Unveiling your genetic compass

NIKKI MACDONALD
Last updated 05:00 13/04/2013
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Sarah Lee, left, discovered she had an Alzheimer’s risk of 75 per cent, inherited from both her dad and mum, Eileen Smith.

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Imagine if a test tube of spittle and $205 could mine your past to foretell your future. Would you want to know if your genetic compass pointed toward cancer, or if you carried a silent coding quirk that put your children at risk of cystic fibrosis?

And what if the horoscope foretold a devastating and incurable disease such as Parkinson's or Alzheimer's?

"Are you ready to take that on?" asks 26-year-old Danielle Lambermon, who found out in 2007 that she was one of 43 Auckland Hospital patients with a tiny risk of contracting brain disease Creuzfeldt-Jacobs Disease through contaminated instruments.
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"I truly believe people don't see what the consequences could be. They think, 'It will be really good because then I'll know'. But will that make you live your life in a box? Would you do what you normally do? If you're not a strong personality it will mess up your life."

Direct-to-consumer (DTC) genomic testing, which uses genetic markers gleaned from a saliva sample to predict disease risk, has been widely available for five years. Once the sample is analysed - typically in a United States lab - test subjects access an online personalised risk profile for over 100 diseases, from brain aneurysm to restless legs syndrome, and find out if they are carriers for genetic conditions such as cystic fibrosis and breast cancer.

Initially costing about US$1000 (about NZ$1180) it was only ever going to be a niche service. But, for the first time last year, the controversial tests edged within reach of the average curious Kiwi, when major player 23andme, owned by Anne Wojcicki (partner of Google founder Sergey Brin) slashed its price to US$99 (US$173.95 for international customers).

About 180,000 people have already tested with 23andme, and an insurance industry study last March predicted US genetic testing demand would quintuple over the next decade.

It's not known how many Kiwis are spitting to map their genetic disease risks. But it's common enough that the courier collecting my test sample nodded at the paperwork: "Oh, it's one of those 23andme things."

The tests have been banned in Germany and some US states, and debate continues to rage about whether catch-all genomic tests provide empowering knowledge or meaningless - even dangerous - noise liable to obsess the worried well.

There's nothing new about genetic testing. For 50 years we've been testing newborns for genetic disorder phenylketonuria, which can cause intellectual disability. The test is accurate and the disease treatable.
But sickle-cell anaemia testing among African Americans in the early 1970s - when the disease could not be prevented or treated - illustrates genetic testing's potential pitfalls. As one commentator noted: "What they carried was stigma."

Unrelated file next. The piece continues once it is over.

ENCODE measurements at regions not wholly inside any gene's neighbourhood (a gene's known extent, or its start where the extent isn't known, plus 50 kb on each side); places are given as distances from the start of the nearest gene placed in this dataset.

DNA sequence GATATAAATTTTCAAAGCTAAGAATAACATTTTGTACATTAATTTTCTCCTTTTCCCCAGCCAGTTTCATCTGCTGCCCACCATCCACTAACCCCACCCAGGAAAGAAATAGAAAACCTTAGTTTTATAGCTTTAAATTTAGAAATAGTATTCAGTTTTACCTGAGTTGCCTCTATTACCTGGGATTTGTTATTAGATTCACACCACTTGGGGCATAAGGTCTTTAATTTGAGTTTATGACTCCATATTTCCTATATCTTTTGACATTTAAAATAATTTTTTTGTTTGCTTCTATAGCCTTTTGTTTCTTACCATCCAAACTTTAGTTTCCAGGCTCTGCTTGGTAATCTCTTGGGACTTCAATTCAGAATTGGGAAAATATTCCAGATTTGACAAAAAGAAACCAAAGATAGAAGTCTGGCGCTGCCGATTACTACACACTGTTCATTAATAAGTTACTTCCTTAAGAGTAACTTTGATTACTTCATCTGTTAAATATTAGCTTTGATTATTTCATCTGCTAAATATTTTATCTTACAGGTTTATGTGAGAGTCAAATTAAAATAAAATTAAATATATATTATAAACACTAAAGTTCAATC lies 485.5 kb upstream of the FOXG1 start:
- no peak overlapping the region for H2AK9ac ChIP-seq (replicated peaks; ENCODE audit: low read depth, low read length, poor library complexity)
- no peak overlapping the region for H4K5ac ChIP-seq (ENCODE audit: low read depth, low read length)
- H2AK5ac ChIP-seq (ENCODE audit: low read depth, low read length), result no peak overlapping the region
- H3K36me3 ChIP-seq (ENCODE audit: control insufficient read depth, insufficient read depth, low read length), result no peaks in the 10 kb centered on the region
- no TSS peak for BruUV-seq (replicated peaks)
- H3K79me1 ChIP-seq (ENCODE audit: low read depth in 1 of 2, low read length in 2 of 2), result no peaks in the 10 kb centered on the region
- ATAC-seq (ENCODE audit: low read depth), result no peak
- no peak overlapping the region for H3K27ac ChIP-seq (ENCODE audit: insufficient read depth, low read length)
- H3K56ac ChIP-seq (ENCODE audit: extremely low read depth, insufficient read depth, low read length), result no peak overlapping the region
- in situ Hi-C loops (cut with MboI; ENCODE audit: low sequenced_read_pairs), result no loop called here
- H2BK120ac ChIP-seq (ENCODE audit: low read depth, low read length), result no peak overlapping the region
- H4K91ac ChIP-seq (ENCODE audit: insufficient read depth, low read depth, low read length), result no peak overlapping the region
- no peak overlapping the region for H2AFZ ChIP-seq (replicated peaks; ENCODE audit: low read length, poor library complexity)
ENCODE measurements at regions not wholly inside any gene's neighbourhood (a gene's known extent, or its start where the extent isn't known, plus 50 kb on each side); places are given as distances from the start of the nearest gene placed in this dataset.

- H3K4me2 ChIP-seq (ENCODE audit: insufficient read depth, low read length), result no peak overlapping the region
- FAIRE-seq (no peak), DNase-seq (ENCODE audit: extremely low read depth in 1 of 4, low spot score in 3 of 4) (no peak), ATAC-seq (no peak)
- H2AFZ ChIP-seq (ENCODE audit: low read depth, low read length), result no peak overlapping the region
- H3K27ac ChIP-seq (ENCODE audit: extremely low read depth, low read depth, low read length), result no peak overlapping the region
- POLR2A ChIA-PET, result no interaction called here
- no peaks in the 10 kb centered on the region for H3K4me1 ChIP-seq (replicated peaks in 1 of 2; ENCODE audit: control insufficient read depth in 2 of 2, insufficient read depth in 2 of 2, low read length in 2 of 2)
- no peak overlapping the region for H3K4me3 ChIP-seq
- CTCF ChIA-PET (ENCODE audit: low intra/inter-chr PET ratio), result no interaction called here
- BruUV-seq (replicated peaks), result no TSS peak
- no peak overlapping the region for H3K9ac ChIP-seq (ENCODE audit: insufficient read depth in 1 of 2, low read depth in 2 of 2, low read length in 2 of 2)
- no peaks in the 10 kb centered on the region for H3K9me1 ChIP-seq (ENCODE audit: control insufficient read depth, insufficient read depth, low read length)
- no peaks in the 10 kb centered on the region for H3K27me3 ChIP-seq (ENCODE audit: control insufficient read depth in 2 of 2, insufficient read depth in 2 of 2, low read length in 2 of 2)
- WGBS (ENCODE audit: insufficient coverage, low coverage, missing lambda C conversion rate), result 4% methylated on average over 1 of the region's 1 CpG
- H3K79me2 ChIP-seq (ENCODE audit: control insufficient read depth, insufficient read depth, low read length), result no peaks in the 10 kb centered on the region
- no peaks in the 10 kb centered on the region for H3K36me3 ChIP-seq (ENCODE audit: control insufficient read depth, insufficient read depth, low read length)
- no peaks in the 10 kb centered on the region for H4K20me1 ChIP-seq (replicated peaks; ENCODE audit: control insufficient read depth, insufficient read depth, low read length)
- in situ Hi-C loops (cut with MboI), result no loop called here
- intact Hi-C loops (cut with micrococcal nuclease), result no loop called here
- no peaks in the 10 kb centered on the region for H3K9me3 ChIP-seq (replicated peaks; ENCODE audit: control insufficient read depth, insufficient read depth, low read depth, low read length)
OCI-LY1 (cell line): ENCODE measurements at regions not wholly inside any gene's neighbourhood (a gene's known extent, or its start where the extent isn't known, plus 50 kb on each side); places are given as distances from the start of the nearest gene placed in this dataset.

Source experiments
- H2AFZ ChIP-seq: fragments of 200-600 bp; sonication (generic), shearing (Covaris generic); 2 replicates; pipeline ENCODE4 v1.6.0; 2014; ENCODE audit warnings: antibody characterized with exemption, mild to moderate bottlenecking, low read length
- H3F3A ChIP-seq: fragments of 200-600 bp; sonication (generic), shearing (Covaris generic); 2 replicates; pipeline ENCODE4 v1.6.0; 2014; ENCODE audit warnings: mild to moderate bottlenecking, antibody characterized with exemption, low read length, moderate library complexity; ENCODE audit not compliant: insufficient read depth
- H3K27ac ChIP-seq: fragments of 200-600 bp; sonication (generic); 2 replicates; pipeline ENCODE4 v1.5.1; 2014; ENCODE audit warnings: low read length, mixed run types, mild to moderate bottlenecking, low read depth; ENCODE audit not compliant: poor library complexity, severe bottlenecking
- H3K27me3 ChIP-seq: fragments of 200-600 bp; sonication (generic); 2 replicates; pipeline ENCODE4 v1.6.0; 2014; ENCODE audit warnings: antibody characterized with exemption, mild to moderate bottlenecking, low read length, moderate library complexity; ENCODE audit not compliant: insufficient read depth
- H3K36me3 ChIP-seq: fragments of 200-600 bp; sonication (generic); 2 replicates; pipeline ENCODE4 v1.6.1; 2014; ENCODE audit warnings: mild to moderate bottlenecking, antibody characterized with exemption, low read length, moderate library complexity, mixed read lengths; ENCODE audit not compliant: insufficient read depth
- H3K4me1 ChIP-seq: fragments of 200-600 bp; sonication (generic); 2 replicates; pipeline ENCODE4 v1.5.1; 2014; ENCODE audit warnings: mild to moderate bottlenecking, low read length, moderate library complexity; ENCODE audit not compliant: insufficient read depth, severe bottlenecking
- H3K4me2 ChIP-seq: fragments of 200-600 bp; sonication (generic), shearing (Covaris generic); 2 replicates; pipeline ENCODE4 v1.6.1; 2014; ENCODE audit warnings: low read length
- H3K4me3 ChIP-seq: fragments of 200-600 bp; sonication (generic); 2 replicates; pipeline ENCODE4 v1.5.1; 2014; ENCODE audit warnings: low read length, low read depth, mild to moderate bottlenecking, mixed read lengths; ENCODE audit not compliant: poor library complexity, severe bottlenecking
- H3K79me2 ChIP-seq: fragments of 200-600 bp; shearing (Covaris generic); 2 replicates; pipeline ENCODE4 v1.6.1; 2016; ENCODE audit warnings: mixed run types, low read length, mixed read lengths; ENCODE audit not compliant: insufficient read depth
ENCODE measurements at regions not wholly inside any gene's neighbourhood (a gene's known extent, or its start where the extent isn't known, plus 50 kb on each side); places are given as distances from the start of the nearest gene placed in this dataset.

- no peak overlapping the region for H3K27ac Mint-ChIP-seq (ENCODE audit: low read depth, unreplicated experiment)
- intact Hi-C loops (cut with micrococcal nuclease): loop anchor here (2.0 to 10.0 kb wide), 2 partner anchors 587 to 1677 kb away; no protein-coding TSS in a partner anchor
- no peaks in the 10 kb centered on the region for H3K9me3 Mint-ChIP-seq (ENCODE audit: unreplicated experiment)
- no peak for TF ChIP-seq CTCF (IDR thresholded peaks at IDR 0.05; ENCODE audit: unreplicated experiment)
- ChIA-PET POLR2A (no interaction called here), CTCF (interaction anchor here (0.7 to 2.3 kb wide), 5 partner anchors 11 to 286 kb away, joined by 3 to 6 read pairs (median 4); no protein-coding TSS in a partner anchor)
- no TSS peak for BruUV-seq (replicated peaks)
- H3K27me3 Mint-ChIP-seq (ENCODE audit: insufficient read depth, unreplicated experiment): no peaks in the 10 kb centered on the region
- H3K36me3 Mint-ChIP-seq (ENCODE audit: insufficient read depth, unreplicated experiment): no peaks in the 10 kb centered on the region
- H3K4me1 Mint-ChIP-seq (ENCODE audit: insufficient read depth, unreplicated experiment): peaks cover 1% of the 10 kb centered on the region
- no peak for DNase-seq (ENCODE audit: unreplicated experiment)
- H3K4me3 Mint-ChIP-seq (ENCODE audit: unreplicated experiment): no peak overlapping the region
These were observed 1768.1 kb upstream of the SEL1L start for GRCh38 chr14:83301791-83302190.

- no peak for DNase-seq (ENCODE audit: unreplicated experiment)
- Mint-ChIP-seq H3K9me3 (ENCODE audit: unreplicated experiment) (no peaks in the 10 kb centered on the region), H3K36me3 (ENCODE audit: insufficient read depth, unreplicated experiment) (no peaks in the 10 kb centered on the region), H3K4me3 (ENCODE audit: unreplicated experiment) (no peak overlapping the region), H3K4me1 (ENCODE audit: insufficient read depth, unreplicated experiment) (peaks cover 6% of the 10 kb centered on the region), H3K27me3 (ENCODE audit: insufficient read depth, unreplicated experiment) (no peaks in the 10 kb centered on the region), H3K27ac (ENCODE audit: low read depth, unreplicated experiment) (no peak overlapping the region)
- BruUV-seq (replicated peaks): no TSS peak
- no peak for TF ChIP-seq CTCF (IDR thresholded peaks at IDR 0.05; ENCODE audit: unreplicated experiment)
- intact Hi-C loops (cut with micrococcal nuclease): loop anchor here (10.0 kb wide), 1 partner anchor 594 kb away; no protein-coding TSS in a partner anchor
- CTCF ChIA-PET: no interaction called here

The public health system routinely provides testing for people with a family history of genetic disease - commonly breast and bowel cancer and neurological diseases. But testing is closely managed, involving genetic counsellors.

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And even then, not everyone wants to know. Take Huntington's - an incurable genetic brain-wasting disease. Worldwide, only one in four people with a family history get tested, and in New Zealand there's a one month stand-down between making the decision and testing.
Wellington Huntington's adviser Jeanette Wiggins says 18-year-olds who find out the minute the law allows almost always regret it.

"It's like a Pandora's box, once it's out you can't put it back, so you need to be really sure about why you are doing it and what you're going to do with the information. Do you tell your friends? If you're positive, every time you meet a new boyfriend or girlfriend do you tell them straight away?

"To think you could just post off a sample and they send it [the results] back to you, I think, would be really scary."
Emily*, 21, lost her father to Huntington's and planned to get tested at 18, which she did. But after consulting a genetic counsellor, she decided not to find out the results.

"You don't really think about the bigger picture, that even though it's a 50/50 chance it could be good, it could also be bad, and then you've got to live with that forever. I'm pleased I waited, because I definitely wasn't ready."
For Mendelian diseases controlled by a single gene, such as Huntington's and cystic fibrosis, genetic testing can be a powerful and accurate risk predictor. But for most diseases the role of genes is far less clear-cut.

Where hundreds or thousands of genes contribute to a disease, each increases risk in a tiny way, says Martin Kennedy, a Carney Centre for Pharmacogenomics professor.

"The actual predictive value at the moment for anything other than Mendelian disease is pretty limited, in my view ... There's not that much that is grippingly useful right now ... Genes aren't the whole story - there's your interaction with the environment. Medical advice is still eat well, don't smoke, exercise."